News and Tribune

CNHI Special Projects

July 23, 2012

Battle back-to-school blues

Get your kids ready for structured, nerve-wracking days ahead

A summer of baseball, bike-riding and basking in the sunshine is almost in the rearview mirror, and that first day of school is right up the road – good news to some and dreadful news to others. Children of all ages have apprehensions about school, but they don’t have to. Dr. Michelle Kees, a psychiatrist with the University of Michigan Health System, offers her advice for keeping the school outlook as bright as a new pair of sneakers:

Elementary School Children

Parents of first-time or young students often are nervous, and their kids can pick up on that. Keep things comfortable by talking about expectations and feelings. A shopping trip for supplies is both a relaxed and relevant forum for conversation. Having friends in the class also helps to reduce anxiety. Any persisting signs should disappear soon after classes begin.

Middle School Children

Pre-teens may experience as much social pressure during their middle school years as they do academic pressure, and a decrease in openness with parents may make anxiety not as easy to pick up on. Parents should use a change in or reasoning for certain behaviors as a focal point for conversation and to share feelings. A lethargic, withdrawn attitude may be signs of a more serious problem, such as depression.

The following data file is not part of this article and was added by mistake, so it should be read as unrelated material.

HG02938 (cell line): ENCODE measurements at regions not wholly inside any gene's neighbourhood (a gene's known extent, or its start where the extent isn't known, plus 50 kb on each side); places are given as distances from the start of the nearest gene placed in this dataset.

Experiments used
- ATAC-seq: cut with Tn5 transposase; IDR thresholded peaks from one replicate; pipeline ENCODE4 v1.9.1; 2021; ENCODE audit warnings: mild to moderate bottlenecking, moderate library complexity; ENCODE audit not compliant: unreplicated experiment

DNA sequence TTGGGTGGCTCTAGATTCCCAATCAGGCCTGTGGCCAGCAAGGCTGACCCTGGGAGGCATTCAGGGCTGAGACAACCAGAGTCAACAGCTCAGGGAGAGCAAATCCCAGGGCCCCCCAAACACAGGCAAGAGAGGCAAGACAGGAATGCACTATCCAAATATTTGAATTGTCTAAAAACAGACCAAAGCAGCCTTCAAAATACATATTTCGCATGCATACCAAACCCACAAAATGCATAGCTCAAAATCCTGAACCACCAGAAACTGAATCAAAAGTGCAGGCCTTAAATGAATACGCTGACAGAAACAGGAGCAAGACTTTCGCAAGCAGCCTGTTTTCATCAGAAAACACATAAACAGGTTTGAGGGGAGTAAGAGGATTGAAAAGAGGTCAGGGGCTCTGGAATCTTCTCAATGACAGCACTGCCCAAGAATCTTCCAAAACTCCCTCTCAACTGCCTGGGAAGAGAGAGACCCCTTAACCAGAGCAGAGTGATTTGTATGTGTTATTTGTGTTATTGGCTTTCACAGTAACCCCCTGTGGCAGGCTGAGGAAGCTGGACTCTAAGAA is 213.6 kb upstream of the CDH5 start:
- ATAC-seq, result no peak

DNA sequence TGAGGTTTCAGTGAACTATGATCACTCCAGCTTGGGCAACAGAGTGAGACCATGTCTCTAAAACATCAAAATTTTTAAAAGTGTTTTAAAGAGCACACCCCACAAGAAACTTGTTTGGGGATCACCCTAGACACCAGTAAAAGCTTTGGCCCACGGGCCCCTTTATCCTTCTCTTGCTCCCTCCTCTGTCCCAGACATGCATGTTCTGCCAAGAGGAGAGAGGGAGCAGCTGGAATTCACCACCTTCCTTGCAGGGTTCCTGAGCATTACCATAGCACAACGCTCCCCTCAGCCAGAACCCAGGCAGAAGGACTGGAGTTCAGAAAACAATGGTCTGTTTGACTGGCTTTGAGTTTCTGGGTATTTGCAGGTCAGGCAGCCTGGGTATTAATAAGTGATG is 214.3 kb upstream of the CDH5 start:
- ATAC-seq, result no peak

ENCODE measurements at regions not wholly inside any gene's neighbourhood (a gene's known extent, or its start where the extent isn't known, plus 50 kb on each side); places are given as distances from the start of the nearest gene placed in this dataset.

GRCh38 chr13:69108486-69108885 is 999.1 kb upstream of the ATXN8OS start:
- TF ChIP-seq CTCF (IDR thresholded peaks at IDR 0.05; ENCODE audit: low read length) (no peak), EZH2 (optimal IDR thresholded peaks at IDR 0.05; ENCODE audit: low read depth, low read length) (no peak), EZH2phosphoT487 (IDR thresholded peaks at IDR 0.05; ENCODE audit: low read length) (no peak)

High School Children

Teenagers can feel very overwhelmed with the pressure to fit in and succeed academically. Their reluctance to talk is all the more reason for parents to keep open lines of communication and an interest in their friends and activities, which may help teens open up. Headaches, dizziness and nausea may be signs of anxiety issues, and shifts in behavior, academic performance and socialization could be signs of depression.

Kids who are reluctant to go to school don’t just wish for extra hours under the covers. Teasing or difficulty learning could lead to school anxiety. Open talks between parents and children can help keep anxiety from becoming a problem, but if it persists they should turn to the school or a medical professional for help.

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